“It’s time for Wall Street to return the favor to Main Street,” Brown said.

Brown's bill comes on the heels of several similar efforts in the last two weeks as Wall Street pays out major bonuses to employees at firms that received bailout money. The House passed a bill in 2009 to tax bonuses at firms that were bailed out, but the Senate never approved a comparable bill.

House passes restrictions on Wall Street pay

Source: House votes to restrict Wall Street pay AP, July 31, 2009

"The House voted today to slap restrictions on how Wall Street executives are paid after nine banks that took government aid rewarded thousands of their employees with bonuses topping $1 million each.

Bowing to populist anger and defying President Barack Obama's suggestion that government rely on incentives instead of intervention to curb excessive salaries and bonuses, the House passed the bill on a 237-185 vote.

"This is not the government taking over the corporate sector. . . . It is a statement by the American people that it is time for us to straighten up the ship," said Rep. Melvin Watt, D-N.C.

The vote advances the first piece of Obama's broader proposal to increase oversight of financial institutions. The Senate was expected to take up the package after Congress returns in September from its summer recess.

The House bill includes Obama's suggestions of giving shareholders a nonbinding vote on compensation packages and prohibiting directors on compensation committees from having a financial relationship with the company and its executives.

The bill goes farther than Obama wanted by prohibiting pay incentives that encourage employees to take financial risks that could threaten the economy or viability of the institution.

Obama said giving shareholders a "say on pay" and diminishing management influence on pay packages would go far in curbing the lavish pay seen at some banks.

But Rep. Barney Frank, D-Mass., who sponsored the bill, said the extra regulation is necessary to ensure bankers and traders aren't rewarded only if they take big risks. Under the provision banning risky incentive-based pay, regulators would be given nine months to dictate precise guidelines.

House to consider H.R. 3269

On July 31, 2009 the House of Representatives will consider H.R. 3269, the Corporate and Financial Institution Compensation Fairness Act of 2009. The bill would rein in executive compensation practices that led to excessive, reckless risk-taking and contributed to the recent financial collapse. An updated version of the bill can be viewed here. A summary of the bill can be viewed here.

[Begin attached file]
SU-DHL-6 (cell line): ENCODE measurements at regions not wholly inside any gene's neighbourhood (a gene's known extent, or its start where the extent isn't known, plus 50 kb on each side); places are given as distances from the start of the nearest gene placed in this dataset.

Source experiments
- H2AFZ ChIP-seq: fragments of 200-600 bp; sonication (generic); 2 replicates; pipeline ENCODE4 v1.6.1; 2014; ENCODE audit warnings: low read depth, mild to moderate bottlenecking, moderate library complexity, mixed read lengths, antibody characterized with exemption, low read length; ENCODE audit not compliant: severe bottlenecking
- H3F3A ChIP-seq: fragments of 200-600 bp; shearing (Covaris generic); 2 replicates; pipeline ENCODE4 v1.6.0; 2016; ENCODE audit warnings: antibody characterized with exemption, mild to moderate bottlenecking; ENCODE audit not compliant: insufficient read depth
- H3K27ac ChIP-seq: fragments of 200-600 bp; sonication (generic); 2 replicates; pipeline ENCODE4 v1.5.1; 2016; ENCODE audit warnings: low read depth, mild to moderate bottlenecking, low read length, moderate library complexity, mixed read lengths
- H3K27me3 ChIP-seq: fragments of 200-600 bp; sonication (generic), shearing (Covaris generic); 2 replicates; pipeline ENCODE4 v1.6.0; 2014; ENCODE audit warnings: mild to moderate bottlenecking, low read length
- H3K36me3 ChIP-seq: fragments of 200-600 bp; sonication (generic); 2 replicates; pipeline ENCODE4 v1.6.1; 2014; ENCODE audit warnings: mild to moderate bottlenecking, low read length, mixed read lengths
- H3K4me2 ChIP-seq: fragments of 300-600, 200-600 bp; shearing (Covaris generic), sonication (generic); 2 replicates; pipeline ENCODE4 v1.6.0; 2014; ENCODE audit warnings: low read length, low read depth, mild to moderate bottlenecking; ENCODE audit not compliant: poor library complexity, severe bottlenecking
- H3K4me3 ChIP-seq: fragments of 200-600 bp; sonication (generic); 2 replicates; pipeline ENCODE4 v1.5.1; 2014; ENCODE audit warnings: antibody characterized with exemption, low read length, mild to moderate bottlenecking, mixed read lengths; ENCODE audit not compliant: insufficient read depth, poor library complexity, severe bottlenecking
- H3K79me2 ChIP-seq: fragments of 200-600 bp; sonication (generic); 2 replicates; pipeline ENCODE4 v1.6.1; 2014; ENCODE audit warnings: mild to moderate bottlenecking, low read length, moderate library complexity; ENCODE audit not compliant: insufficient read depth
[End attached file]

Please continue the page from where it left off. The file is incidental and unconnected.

Specifically, H.R. 3269 would give shareholders a “say on pay” for top executives and ensure that they have a nonbinding, advisory vote on their company’s pay practices. The bill would also require federal regulators to proscribe any inappropriate or imprudently risky compensation practices as part of solvency regulation of all financial institutions. In addition, financial firms would be required to disclose any compensation structures that include incentive-based elements.

The House Financial Services Committee approved the measure earlier this week by a vote of 40-28.

  • Source: House Financial Services Committee

The House also approved the following amendment to H.R. 3269:

  • Manager’s Amendment (Rep. Frank (D-MA): would strike language prohibiting clawbacks of executive compensation approved by shareholders and insert language prohibiting rules from allowing financial regulators to require recovery of incentive-based pay under arrangements in effect on the date of enactment.

Today’s legislation comes in response to a broad consensus of leading finance experts, including Paul Volcker and the Group of 30 and Lord Adair Turner of the United Kingdom’s Financial Services Authority, who believe that compensation structures were a factor in the financial crisis. Both the United Kingdom and the European Union are contemplating similar rules.

House Financial Services Committee approves H.R. 3269

Source: Panel Approves Executive Pay Limits New York Times, July 28, 2009

"In an important victory for the White House, a Congressional committee approved legislation on Tuesday that closely resembled an Obama administration proposal seeking to impose new restraints on executive pay.

The approval by the House Financial Services Committee, on a party-line vote of 40 to 28, clears the way for the measure to be considered by the full House later this week, when it is likely to be adopted.

The bill does not set pay limits. Instead, it gives shareholders the right to vote on pay and requires that independent directors from outside of management serve on compensation committees.

The shareholder votes would not be binding on company management.

The measure tries to reduce the potential conflicts of interest involving compensation consultants who play a central role in blessing pay packages. Many of those consultants also provide other services to the companies, putting them in a conflicting role for issuing fairness opinions about pay.

The measure also gives regulators the authority to prohibit inappropriate or risky compensation practices for banks and other regulated financial institutions.

The Senate is not expected to consider the legislation until this fall, at the earliest...